WASHINGTON -- In Britain, Canada and other civilized places, national elections are often called, run and concluded within six weeks. In America, election campaigns go on forever. It used to be one year, now it's two. No one planned this, but like other evolutionary artifacts (the Founders applied intelligent design to the general makeup of the U.S. government but never foresaw formal political parties, let alone the endless campaign), this crazy improvisation embodies a certain wisdom.
First, it tests a certain kind of competence. Managing a national campaign in a country of continental dimensions requires exceptional organizational skills. A fairly narrow competence, to be sure, but of major importance in a country where the president must run the behemoth that is the federal government.
The second function of the endless campaign is to build party consensus and democratic legitimacy, both of which contribute substantially to the astonishing stability and longevity of the American system. The presidential primary season is essentially a prolonged intra-party dialogue. It re-creates the Madisonian idea of factions and interests competing against each other, applied not to the legislature or the executive, but to the electoral process that produces both.
The job of the parties is to create a kind of pre-legislative consensus through the competition and conversation of the various factions -- ethnic, ideological, economic, geographic. The purpose of the endless presidential primary is to force the dialogue and, for all its haphazard meanderings and maddening trivialities, it does.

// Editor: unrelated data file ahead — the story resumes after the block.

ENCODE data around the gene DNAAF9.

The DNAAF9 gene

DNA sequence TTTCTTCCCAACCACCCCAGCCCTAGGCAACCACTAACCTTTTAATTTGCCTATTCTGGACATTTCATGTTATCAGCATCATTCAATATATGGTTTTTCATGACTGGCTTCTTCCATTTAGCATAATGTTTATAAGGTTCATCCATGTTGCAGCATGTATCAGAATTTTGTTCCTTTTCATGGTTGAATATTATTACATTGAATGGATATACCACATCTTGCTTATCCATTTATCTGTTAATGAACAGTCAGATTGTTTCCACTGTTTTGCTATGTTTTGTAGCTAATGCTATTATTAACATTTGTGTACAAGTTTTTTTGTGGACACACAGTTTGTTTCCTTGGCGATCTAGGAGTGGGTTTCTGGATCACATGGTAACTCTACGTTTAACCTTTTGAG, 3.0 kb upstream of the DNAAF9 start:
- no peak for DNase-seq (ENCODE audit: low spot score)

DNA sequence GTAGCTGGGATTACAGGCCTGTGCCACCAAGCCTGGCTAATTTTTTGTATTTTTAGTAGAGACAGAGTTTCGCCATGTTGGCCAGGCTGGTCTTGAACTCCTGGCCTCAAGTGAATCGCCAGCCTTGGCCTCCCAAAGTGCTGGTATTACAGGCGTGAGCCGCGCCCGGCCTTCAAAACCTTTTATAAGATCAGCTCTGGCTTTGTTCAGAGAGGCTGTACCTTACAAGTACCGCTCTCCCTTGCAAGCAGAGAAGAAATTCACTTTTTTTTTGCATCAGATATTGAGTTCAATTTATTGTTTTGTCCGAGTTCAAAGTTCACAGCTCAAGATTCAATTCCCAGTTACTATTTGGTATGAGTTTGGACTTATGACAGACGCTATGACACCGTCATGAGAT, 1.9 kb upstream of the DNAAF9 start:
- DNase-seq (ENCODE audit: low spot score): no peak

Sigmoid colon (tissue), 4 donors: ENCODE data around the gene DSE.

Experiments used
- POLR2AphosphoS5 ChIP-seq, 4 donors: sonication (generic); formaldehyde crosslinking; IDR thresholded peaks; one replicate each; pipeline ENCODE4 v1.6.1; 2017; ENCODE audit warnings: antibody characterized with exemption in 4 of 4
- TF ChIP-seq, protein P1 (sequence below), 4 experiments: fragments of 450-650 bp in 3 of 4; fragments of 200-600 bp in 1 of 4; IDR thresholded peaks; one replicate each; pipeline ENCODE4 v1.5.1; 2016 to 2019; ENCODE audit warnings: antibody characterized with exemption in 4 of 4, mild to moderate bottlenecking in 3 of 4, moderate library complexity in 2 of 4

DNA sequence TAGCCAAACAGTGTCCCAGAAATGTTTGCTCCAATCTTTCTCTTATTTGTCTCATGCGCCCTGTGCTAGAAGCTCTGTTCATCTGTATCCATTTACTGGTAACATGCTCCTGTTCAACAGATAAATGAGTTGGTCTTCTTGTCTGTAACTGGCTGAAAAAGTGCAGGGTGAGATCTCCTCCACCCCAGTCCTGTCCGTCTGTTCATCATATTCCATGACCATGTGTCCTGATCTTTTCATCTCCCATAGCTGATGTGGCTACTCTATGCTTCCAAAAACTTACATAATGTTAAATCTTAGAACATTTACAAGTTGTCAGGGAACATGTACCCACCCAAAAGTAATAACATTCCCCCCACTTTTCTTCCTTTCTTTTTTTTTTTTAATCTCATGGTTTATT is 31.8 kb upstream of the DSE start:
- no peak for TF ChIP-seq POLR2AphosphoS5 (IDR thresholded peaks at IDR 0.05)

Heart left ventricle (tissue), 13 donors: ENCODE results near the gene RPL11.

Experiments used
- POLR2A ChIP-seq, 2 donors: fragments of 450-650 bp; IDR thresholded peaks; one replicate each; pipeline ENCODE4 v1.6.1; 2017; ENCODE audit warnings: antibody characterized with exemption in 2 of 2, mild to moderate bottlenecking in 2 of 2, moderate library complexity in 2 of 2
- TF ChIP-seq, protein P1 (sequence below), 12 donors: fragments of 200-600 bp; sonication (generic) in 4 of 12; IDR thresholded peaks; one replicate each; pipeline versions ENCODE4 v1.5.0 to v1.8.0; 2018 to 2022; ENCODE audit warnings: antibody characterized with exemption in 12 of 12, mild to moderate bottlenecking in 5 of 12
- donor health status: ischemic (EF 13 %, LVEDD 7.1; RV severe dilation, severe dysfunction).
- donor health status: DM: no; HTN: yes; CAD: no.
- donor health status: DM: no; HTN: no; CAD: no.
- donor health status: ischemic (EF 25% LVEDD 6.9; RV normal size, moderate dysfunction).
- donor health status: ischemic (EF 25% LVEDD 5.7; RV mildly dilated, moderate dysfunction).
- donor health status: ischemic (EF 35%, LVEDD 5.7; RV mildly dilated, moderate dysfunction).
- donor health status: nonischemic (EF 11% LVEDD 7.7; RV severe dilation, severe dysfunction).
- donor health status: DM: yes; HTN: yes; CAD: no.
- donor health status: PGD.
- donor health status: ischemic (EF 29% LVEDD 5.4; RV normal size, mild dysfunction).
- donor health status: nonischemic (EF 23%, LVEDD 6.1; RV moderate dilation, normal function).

Unscripted, of course, and much of it goes nowhere. But not always. Perhaps Barack Obama's suggestion during a television interview that we should be moving away from preferences based on race to preferences based on class will be ignored. But perhaps it will be taken up by an opponent or the media and provoke a historic debate within the Democratic Party on affirmative action and a transition to a new national consensus.
Similarly, Rudy Giuliani wrestles with the abortion issue (and, in the eyes of many, loses). He will be asked the question repeatedly. He will have to answer repeatedly. Should he prevail as the Republican nominee, it will perhaps represent a historic shift in the very self-definition of American conservatism.
Charles Krauthammer is a 1987 Pulitzer Prize winner, 1984 National Magazine Award winner, and a columnist for The Washington Post since 1985.
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